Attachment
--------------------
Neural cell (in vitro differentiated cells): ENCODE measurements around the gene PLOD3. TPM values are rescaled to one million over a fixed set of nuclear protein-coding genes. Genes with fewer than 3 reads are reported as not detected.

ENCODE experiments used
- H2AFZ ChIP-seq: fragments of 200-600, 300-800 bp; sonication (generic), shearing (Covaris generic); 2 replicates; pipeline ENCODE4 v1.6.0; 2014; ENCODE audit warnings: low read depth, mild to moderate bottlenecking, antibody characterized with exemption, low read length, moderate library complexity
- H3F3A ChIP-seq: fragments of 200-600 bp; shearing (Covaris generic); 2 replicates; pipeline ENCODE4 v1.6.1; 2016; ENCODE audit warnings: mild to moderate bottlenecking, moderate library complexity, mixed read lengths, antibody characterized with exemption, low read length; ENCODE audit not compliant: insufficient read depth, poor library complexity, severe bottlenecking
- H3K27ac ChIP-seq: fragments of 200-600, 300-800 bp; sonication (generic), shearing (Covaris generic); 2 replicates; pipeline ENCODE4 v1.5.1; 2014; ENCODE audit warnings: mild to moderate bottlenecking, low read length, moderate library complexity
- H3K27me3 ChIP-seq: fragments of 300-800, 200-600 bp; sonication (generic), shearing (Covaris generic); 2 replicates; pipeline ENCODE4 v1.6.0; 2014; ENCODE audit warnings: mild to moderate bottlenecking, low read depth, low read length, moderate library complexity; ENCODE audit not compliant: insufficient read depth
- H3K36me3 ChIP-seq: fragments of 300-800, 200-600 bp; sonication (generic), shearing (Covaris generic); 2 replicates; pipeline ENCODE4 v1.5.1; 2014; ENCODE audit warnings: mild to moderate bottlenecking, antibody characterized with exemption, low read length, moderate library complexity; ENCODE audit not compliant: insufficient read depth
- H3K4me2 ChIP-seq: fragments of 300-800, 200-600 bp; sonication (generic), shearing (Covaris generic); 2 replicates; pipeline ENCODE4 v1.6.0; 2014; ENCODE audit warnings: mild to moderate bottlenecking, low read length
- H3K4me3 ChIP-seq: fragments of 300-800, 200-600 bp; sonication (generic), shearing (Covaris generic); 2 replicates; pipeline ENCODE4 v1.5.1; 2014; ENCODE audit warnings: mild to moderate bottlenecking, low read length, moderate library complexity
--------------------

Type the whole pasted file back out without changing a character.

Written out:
Neural cell (in vitro differentiated cells): ENCODE measurements around the gene PLOD3. TPM values are rescaled to one million over a fixed set of nuclear protein-coding genes. Genes with fewer than 3 reads are reported as not detected.

ENCODE experiments used
- H2AFZ ChIP-seq: fragments of 200-600, 300-800 bp; sonication (generic), shearing (Covaris generic); 2 replicates; pipeline ENCODE4 v1.6.0; 2014; ENCODE audit warnings: low read depth, mild to moderate bottlenecking, antibody characterized with exemption, low read length, moderate library complexity
- H3F3A ChIP-seq: fragments of 200-600 bp; shearing (Covaris generic); 2 replicates; pipeline ENCODE4 v1.6.1; 2016; ENCODE audit warnings: mild to moderate bottlenecking, moderate library complexity, mixed read lengths, antibody characterized with exemption, low read length; ENCODE audit not compliant: insufficient read depth, poor library complexity, severe bottlenecking
- H3K27ac ChIP-seq: fragments of 200-600, 300-800 bp; sonication (generic), shearing (Covaris generic); 2 replicates; pipeline ENCODE4 v1.5.1; 2014; ENCODE audit warnings: mild to moderate bottlenecking, low read length, moderate library complexity
- H3K27me3 ChIP-seq: fragments of 300-800, 200-600 bp; sonication (generic), shearing (Covaris generic); 2 replicates; pipeline ENCODE4 v1.6.0; 2014; ENCODE audit warnings: mild to moderate bottlenecking, low read depth, low read length, moderate library complexity; ENCODE audit not compliant: insufficient read depth
- H3K36me3 ChIP-seq: fragments of 300-800, 200-600 bp; sonication (generic), shearing (Covaris generic); 2 replicates; pipeline ENCODE4 v1.5.1; 2014; ENCODE audit warnings: mild to moderate bottlenecking, antibody characterized with exemption, low read length, moderate library complexity; ENCODE audit not compliant: insufficient read depth
- H3K4me2 ChIP-seq: fragments of 300-800, 200-600 bp; sonication (generic), shearing (Covaris generic); 2 replicates; pipeline ENCODE4 v1.6.0; 2014; ENCODE audit warnings: mild to moderate bottlenecking, low read length
- H3K4me3 ChIP-seq: fragments of 300-800, 200-600 bp; sonication (generic), shearing (Covaris generic); 2 replicates; pipeline ENCODE4 v1.5.1; 2014; ENCODE audit warnings: mild to moderate bottlenecking, low read length, moderate library complexity